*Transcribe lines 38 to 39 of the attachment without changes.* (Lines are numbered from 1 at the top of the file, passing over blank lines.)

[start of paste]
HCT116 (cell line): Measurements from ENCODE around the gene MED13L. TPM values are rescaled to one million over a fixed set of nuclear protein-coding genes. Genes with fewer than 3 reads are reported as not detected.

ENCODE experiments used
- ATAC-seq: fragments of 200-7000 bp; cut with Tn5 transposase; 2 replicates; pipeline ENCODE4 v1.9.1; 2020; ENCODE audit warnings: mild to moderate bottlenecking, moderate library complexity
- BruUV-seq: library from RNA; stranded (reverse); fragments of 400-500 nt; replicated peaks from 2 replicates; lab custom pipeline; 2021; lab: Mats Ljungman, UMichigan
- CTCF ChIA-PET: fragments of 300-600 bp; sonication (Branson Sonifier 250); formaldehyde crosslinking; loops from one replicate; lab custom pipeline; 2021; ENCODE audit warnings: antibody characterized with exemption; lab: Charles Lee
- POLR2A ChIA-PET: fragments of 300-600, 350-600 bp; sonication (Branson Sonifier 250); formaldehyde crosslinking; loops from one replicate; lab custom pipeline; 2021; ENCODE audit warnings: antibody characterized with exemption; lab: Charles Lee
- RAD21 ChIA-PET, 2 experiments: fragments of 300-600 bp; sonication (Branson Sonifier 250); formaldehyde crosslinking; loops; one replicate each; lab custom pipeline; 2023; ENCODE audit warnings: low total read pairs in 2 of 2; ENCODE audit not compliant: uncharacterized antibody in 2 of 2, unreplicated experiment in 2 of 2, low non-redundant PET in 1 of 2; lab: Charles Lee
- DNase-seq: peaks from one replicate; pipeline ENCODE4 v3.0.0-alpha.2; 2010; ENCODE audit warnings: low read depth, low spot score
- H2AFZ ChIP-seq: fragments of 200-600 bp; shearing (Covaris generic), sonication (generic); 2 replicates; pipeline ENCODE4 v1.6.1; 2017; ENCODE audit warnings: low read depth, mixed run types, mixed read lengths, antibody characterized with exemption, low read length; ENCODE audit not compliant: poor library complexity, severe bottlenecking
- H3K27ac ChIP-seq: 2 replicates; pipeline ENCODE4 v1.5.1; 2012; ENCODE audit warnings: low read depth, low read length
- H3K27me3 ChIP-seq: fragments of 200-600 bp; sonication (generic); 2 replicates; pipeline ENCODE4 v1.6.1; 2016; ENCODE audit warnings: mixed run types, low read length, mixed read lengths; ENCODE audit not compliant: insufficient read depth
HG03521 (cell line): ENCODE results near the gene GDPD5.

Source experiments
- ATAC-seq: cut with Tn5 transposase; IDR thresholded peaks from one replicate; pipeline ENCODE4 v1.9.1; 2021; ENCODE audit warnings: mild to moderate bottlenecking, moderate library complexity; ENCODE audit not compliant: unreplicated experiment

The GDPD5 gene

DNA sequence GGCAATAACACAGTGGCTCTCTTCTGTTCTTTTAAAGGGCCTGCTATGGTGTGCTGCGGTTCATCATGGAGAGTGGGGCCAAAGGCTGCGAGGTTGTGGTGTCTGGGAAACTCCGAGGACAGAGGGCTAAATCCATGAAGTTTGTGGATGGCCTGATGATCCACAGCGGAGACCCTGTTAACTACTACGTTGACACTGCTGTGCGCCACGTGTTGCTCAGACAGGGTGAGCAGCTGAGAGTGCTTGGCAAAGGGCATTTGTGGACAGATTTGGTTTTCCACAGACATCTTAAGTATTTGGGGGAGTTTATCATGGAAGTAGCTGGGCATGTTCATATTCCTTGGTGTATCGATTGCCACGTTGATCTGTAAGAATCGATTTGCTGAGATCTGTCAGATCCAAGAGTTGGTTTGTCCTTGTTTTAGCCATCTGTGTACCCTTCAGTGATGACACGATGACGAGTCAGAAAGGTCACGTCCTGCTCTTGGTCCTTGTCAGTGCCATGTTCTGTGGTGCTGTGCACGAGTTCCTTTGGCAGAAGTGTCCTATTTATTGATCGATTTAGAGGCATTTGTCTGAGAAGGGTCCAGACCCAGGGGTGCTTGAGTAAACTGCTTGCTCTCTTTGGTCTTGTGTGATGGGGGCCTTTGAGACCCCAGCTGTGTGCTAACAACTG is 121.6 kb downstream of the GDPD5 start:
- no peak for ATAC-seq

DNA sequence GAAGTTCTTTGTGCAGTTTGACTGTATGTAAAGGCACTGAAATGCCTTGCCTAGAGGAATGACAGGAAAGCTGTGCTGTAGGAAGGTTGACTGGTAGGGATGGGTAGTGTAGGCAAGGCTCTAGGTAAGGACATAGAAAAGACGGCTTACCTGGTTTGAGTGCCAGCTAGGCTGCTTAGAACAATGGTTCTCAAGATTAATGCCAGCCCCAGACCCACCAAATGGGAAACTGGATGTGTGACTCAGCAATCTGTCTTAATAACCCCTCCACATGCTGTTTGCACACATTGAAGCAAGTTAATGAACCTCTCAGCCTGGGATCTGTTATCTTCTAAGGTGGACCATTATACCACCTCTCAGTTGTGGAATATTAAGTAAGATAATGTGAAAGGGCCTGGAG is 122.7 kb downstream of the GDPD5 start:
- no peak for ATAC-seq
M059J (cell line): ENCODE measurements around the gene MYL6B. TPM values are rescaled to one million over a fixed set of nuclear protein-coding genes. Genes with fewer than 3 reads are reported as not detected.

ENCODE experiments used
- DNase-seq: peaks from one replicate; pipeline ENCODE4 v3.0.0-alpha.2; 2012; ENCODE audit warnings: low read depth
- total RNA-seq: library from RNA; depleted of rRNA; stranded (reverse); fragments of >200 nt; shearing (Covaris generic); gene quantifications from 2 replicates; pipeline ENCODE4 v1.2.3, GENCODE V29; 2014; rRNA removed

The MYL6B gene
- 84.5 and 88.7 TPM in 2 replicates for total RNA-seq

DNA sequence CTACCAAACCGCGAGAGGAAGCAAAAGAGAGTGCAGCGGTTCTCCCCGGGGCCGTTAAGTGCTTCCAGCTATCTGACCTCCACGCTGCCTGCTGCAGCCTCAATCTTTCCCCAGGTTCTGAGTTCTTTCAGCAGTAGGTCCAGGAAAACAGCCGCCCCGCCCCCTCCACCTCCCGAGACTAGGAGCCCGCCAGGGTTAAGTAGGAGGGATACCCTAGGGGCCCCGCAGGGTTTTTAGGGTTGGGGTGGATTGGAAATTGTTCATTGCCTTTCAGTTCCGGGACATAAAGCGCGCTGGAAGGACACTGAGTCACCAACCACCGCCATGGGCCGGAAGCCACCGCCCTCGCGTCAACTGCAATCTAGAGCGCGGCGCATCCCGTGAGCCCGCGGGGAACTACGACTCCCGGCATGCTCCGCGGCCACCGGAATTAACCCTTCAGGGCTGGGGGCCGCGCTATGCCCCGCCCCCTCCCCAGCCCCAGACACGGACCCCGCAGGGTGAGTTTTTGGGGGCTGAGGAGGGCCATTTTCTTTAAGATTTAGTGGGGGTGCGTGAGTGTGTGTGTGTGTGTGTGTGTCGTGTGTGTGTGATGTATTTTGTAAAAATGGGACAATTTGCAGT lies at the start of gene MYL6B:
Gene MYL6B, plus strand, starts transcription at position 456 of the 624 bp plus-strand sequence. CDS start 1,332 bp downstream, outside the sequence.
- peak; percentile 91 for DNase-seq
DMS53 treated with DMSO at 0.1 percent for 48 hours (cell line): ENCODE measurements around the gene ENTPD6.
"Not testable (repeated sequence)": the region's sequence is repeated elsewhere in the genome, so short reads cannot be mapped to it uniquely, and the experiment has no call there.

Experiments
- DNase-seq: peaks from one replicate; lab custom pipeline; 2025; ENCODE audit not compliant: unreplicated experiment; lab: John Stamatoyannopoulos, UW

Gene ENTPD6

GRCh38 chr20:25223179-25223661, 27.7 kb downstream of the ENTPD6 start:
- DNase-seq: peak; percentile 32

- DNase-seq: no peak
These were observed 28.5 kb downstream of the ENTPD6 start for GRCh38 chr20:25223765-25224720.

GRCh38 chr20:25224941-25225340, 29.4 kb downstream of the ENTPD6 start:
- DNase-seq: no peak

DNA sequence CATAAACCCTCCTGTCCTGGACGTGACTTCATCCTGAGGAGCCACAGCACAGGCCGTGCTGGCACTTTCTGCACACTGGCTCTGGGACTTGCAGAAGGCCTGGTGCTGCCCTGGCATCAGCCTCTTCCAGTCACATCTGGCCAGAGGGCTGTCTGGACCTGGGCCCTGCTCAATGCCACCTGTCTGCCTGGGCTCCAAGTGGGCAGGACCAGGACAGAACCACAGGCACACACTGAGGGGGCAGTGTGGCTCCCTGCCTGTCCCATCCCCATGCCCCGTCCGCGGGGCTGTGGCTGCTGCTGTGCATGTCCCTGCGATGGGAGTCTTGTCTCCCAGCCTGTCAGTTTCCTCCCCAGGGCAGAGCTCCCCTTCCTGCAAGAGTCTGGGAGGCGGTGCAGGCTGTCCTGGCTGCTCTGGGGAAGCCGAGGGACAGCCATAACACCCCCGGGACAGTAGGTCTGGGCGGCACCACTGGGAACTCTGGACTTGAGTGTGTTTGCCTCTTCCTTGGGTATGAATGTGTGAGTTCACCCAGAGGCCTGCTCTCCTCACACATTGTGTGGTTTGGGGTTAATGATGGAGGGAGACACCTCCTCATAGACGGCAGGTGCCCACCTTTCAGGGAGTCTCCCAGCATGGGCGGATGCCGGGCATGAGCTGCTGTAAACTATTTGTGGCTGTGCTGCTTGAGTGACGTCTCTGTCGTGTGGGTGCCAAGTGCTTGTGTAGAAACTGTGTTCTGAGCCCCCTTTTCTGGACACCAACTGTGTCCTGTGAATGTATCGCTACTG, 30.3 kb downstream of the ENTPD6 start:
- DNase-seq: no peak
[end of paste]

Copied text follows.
GRCh38 chr20:25224941-25225340, 29.4 kb downstream of the ENTPD6 start:
- DNase-seq: no peak